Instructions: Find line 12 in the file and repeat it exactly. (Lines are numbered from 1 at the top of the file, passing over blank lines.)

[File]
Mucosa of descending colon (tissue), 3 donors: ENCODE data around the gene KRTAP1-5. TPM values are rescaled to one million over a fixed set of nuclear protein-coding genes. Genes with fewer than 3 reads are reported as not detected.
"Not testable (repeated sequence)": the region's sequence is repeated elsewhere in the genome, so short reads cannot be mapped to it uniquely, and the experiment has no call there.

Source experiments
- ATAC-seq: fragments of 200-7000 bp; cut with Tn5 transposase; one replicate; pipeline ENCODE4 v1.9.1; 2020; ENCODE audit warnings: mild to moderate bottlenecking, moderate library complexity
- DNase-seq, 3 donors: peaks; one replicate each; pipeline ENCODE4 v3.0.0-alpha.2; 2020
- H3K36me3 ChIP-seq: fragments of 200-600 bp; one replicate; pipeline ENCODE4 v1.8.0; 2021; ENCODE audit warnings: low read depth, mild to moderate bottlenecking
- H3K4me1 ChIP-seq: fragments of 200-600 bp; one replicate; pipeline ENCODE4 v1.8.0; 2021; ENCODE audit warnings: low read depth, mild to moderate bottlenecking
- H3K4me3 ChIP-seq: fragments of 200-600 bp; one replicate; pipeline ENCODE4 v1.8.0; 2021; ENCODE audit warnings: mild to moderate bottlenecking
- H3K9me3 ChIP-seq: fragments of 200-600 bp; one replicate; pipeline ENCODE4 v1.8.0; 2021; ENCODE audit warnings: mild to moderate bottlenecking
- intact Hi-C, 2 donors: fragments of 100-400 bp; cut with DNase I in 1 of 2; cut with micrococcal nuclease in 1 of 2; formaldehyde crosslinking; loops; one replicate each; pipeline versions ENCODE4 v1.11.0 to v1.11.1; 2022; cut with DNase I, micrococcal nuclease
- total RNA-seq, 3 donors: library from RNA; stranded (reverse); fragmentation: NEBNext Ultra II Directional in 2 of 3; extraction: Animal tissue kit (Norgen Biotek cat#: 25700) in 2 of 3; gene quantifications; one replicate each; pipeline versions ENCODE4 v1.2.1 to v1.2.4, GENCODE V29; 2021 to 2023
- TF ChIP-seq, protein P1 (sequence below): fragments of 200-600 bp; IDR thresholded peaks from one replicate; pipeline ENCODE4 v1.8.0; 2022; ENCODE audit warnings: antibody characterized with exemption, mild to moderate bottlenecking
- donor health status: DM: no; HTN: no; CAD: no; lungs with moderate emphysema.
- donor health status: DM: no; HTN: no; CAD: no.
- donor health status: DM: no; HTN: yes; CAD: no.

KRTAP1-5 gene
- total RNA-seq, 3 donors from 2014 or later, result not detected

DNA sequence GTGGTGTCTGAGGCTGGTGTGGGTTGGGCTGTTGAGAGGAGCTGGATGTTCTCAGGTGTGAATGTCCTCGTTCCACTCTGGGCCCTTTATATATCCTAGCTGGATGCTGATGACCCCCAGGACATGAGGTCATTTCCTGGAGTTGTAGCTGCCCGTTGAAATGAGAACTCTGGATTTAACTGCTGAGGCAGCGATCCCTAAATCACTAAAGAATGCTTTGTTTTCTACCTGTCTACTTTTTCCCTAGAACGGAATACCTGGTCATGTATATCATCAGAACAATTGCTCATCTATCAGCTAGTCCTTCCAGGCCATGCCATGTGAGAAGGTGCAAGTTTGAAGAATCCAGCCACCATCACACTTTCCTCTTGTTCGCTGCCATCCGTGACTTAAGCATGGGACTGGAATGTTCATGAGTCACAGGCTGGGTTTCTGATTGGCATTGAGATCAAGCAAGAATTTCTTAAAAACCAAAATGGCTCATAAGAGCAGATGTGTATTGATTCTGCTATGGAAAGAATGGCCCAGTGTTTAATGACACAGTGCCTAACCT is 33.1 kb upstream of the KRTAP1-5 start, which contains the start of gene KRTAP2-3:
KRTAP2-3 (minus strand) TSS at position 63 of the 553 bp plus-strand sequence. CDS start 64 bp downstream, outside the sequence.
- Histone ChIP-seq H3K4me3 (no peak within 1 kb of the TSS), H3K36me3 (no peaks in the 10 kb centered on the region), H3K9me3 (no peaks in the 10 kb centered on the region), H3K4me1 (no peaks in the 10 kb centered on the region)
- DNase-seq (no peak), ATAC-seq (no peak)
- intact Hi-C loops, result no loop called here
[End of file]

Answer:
- TF ChIP-seq, protein P1 (sequence below): fragments of 200-600 bp; IDR thresholded peaks from one replicate; pipeline ENCODE4 v1.8.0; 2022; ENCODE audit warnings: antibody characterized with exemption, mild to moderate bottlenecking